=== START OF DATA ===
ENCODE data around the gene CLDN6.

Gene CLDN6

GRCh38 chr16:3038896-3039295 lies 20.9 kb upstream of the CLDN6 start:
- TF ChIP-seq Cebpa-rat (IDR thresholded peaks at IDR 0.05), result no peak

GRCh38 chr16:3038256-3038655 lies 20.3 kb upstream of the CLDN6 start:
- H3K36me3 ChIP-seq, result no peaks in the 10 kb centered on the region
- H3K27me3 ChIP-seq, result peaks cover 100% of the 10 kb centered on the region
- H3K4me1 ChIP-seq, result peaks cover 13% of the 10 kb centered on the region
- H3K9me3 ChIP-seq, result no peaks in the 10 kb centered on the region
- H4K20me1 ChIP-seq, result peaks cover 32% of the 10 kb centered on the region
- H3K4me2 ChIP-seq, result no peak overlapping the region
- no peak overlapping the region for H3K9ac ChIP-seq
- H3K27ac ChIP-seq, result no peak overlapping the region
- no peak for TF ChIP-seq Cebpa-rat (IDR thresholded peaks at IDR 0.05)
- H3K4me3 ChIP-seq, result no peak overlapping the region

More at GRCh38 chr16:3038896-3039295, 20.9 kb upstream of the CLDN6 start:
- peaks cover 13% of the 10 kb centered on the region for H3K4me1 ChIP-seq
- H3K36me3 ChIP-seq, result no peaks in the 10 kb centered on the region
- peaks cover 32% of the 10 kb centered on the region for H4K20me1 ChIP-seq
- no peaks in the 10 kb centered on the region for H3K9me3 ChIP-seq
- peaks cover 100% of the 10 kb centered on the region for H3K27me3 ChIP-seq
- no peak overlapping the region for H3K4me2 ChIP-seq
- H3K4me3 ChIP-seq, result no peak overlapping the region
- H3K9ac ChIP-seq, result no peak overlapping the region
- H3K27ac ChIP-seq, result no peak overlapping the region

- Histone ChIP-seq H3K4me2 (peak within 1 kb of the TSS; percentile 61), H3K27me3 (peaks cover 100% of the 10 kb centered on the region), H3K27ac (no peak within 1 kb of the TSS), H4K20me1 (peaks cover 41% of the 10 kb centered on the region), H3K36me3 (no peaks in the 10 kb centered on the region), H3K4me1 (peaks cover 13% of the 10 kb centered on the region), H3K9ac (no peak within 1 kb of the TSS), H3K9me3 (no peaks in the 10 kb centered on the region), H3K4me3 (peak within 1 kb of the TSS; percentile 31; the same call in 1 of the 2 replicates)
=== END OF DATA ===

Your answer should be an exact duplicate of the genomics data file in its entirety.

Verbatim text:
ENCODE data around the gene CLDN6.

Gene CLDN6

GRCh38 chr16:3038896-3039295 lies 20.9 kb upstream of the CLDN6 start:
- TF ChIP-seq Cebpa-rat (IDR thresholded peaks at IDR 0.05), result no peak

GRCh38 chr16:3038256-3038655 lies 20.3 kb upstream of the CLDN6 start:
- H3K36me3 ChIP-seq, result no peaks in the 10 kb centered on the region
- H3K27me3 ChIP-seq, result peaks cover 100% of the 10 kb centered on the region
- H3K4me1 ChIP-seq, result peaks cover 13% of the 10 kb centered on the region
- H3K9me3 ChIP-seq, result no peaks in the 10 kb centered on the region
- H4K20me1 ChIP-seq, result peaks cover 32% of the 10 kb centered on the region
- H3K4me2 ChIP-seq, result no peak overlapping the region
- no peak overlapping the region for H3K9ac ChIP-seq
- H3K27ac ChIP-seq, result no peak overlapping the region
- no peak for TF ChIP-seq Cebpa-rat (IDR thresholded peaks at IDR 0.05)
- H3K4me3 ChIP-seq, result no peak overlapping the region

More at GRCh38 chr16:3038896-3039295, 20.9 kb upstream of the CLDN6 start:
- peaks cover 13% of the 10 kb centered on the region for H3K4me1 ChIP-seq
- H3K36me3 ChIP-seq, result no peaks in the 10 kb centered on the region
- peaks cover 32% of the 10 kb centered on the region for H4K20me1 ChIP-seq
- no peaks in the 10 kb centered on the region for H3K9me3 ChIP-seq
- peaks cover 100% of the 10 kb centered on the region for H3K27me3 ChIP-seq
- no peak overlapping the region for H3K4me2 ChIP-seq
- H3K4me3 ChIP-seq, result no peak overlapping the region
- H3K9ac ChIP-seq, result no peak overlapping the region
- H3K27ac ChIP-seq, result no peak overlapping the region

- Histone ChIP-seq H3K4me2 (peak within 1 kb of the TSS; percentile 61), H3K27me3 (peaks cover 100% of the 10 kb centered on the region), H3K27ac (no peak within 1 kb of the TSS), H4K20me1 (peaks cover 41% of the 10 kb centered on the region), H3K36me3 (no peaks in the 10 kb centered on the region), H3K4me1 (peaks cover 13% of the 10 kb centered on the region), H3K9ac (no peak within 1 kb of the TSS), H3K9me3 (no peaks in the 10 kb centered on the region), H3K4me3 (peak within 1 kb of the TSS; percentile 31; the same call in 1 of the 2 replicates)